Caitlin Kuhwald: Jane Eyre’s Watercolors

by Jason Tougaw

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Caitlin Kuhwald, “Iceberg.” Watercolor. 2014.

 The third showed the pinnacle of an iceberg piercing a polar winter sky: a muster of northern lights reared their dim lances, close serried, along the horizon.  Throwing these into distance, rose, in the foreground, a head,—a colossal head, inclined towards the iceberg, and resting against it.  Two thin hands, joined under the forehead, and supporting it, drew up before the lower features a sable veil, a brow quite bloodless, white as bone, and an eye hollow and fixed, blank of meaning but for the glassiness of despair, alone were visible.  Above the temples, amidst wreathed turban folds of black drapery, vague in its character and consistency as cloud, gleamed a ring of white flame, gemmed with sparkles of a more lurid tinge.  This pale crescent was “the likeness of a kingly crown;” what it diademed was “the shape which shape had none.” –Charlotte Brontë, Jane Eyre

 

Jane Eyre fans, get ready. Illustrator and watercolorist Caitlyn Kuhwald is revivifying Jane’s art. Jane Eyre spends a lot of time daydreaming worlds even more menacing than the ones she lives in. A prolific artist throughout the novel, she documents some of these daydreams in watercolor. Of course, drawing and painting would have been essential skills for a Victorian governess, who needed the “accomplishments” of the ruling classes in order to instruct her pupils in them–music, art, a breadth of reading from the classics to the contemporary. Ekphrasis–the literary depiction of a work of art–has a long history, including Achilles’s shield in Homer’s The Iliad, the frescoes in Cervantes’s Don Quixote, the Grecian urn in Keats, the masterpiece in Zola, Dorian Gray’s portrait in Wilde, Icarus falling in Auden, The Goldfinch in Donna Tartt. Like these, Jane Eyre’s drawings are central to plot: Through them, Rochester learns that he has not hired a run-of-the-mill governess, setting in motion is compulsion to seduce her.

The terror of Jane’s watercolors strays pretty far from the routine landscapes or portraits of your ordinary governess. Like an heir to William Blake and a foremother to the surrealists, Jane Eyre is preoccupied with mystical landscapes and morbid bodies. Kuhwald’s recreations tell the story. I’ve included two finished pieces, “Evening Star” and “Iceberg”–as well exploratory illustrations for “Corpse,” a work in progress–along with Brontë’s descriptions of the watercolors from the novel. This is an ongoing project for Kuhwald, who is also considering illustrating some of the dreams and fantasies Jane doesn’t draw in the novel.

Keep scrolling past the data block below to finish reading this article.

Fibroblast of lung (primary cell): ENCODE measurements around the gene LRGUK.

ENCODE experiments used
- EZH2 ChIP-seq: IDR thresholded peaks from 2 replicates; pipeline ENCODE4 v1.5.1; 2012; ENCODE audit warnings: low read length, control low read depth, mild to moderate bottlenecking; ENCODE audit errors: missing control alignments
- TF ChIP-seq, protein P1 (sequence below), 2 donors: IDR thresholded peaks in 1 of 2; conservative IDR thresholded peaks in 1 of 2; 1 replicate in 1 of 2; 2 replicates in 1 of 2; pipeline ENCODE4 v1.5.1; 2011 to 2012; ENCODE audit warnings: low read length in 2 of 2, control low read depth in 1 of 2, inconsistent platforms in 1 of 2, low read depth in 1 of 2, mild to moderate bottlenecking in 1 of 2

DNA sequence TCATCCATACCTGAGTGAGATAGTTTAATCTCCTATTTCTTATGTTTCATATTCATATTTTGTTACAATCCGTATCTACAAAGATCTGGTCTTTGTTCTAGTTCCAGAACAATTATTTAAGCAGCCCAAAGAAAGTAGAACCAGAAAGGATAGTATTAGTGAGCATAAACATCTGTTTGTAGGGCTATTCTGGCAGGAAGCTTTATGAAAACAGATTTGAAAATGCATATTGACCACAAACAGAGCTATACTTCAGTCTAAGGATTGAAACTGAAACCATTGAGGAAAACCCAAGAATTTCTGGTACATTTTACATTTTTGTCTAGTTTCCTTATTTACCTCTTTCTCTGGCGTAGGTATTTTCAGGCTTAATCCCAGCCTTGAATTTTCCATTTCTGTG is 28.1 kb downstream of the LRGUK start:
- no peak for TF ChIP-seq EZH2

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Caitlin Kuhwald, “Evening Star.” Watercolor. 2015.

The second picture contained for foreground only the dim peak of a hill, with grass and some leaves slanting as if by a breeze.  Beyond and above spread an expanse of sky, dark blue as at twilight: rising into the sky was a woman’s shape to the bust, portrayed in tints as dusk and soft as I could combine.  The dim forehead was crowned with a star; the lineaments below were seen as through the suffusion of vapour; the eyes shone dark and wild; the hair streamed shadowy, like a beamless cloud torn by storm or by electric travail.  On the neck lay a pale reflection like moonlight; the same faint lustre touched the train of thin clouds from which rose and bowed this vision of the Evening Star. –Charlotte Brontë, Jane Eyre

 

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Caitlin Kuhwald. Sketch for “Corpse.” Ink on paper. 2015.

The first represented clouds low and livid, rolling over a swollen sea: all the distance was in eclipse; so, too, was the foreground; or rather, the nearest billows, for there was no land.  One gleam of light lifted into relief a half-submerged mast, on which sat a cormorant, dark and large, with wings flecked with foam; its beak held a gold bracelet set with gems, that I had touched with as brilliant tints as my palette could yield, and as glittering distinctness as my pencil could impart.  Sinking below the bird and mast, a drowned corpse glanced through the green water; a fair arm was the only limb clearly visible, whence the bracelet had been washed or torn. –Charlotte Brontë, Jane Eyre

Caitlyn Kuhwald is known for her use of bright color, the precision of her detail, and her ability to re-envision the aesthetics of other eras. She’s an artist whose visual voice is ideal for the job of giving visual form to the terror and beauty of Jane Eyre’s artistic vision. 

 

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